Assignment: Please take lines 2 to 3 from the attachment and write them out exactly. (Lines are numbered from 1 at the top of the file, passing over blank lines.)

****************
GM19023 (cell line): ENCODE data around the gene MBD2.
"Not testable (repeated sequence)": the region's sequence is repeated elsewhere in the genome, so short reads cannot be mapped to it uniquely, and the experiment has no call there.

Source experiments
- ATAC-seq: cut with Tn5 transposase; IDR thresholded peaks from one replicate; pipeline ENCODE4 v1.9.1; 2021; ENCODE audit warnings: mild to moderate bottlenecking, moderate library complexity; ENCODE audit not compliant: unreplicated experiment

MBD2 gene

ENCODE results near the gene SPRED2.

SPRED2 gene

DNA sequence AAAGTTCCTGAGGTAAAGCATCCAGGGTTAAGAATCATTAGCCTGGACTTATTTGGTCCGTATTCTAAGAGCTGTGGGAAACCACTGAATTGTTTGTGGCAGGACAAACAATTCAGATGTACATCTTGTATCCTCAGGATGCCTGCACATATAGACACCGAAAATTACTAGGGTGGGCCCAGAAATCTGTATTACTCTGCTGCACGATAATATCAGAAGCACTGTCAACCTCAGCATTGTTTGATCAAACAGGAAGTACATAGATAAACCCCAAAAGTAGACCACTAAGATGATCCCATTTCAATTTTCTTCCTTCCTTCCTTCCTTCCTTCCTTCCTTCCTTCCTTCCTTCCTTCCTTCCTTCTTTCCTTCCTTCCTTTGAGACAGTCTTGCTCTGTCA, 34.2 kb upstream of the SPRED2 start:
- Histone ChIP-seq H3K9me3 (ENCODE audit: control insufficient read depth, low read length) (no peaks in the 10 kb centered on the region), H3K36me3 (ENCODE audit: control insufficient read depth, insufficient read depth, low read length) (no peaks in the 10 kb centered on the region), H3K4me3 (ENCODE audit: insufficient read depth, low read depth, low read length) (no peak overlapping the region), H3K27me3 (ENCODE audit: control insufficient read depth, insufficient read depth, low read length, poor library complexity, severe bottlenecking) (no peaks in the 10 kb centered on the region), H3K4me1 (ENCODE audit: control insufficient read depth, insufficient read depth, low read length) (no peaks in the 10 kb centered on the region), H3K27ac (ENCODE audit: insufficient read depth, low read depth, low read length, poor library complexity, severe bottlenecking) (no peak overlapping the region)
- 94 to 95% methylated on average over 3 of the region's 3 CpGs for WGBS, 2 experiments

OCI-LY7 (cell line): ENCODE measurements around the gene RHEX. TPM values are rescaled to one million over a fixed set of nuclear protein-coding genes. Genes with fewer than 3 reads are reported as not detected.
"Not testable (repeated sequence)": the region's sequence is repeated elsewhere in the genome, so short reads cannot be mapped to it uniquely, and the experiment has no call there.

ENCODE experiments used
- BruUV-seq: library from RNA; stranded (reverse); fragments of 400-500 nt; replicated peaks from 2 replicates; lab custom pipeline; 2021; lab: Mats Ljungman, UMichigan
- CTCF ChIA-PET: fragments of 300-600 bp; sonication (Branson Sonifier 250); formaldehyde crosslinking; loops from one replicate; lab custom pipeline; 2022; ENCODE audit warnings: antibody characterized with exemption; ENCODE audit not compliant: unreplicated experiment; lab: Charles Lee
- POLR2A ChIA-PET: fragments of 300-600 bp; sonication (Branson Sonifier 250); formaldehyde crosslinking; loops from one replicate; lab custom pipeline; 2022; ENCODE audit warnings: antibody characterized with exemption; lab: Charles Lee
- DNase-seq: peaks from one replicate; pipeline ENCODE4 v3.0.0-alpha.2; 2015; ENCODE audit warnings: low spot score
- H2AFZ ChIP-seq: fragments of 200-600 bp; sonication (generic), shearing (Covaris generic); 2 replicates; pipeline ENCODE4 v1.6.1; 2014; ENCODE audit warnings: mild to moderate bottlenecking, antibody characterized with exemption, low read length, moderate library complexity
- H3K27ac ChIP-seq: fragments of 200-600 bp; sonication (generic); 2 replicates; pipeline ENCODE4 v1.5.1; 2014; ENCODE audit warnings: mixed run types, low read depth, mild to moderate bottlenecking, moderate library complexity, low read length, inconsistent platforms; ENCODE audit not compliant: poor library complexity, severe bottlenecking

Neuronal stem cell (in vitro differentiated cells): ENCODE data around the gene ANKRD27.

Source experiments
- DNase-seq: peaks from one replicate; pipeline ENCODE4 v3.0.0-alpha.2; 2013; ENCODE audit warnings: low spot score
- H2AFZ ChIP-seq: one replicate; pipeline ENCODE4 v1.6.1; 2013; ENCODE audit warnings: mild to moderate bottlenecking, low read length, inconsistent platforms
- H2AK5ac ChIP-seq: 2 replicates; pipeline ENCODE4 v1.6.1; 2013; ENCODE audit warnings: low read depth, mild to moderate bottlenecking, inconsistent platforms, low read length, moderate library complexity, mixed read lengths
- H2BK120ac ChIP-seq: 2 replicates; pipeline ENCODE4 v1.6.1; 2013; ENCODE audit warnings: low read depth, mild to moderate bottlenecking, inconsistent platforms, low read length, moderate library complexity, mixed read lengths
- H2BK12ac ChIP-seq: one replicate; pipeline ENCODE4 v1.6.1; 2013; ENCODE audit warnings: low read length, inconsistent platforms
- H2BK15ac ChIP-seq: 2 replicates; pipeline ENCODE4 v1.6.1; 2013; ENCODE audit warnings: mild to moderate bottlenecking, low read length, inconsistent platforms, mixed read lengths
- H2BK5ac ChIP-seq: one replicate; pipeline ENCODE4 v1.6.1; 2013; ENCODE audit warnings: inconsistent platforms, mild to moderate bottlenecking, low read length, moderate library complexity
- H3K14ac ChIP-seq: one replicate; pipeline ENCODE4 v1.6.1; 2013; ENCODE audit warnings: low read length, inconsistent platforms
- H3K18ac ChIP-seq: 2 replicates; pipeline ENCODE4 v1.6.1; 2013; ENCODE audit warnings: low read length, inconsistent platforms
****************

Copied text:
"Not testable (repeated sequence)": the region's sequence is repeated elsewhere in the genome, so short reads cannot be mapped to it uniquely, and the experiment has no call there.

Source experiments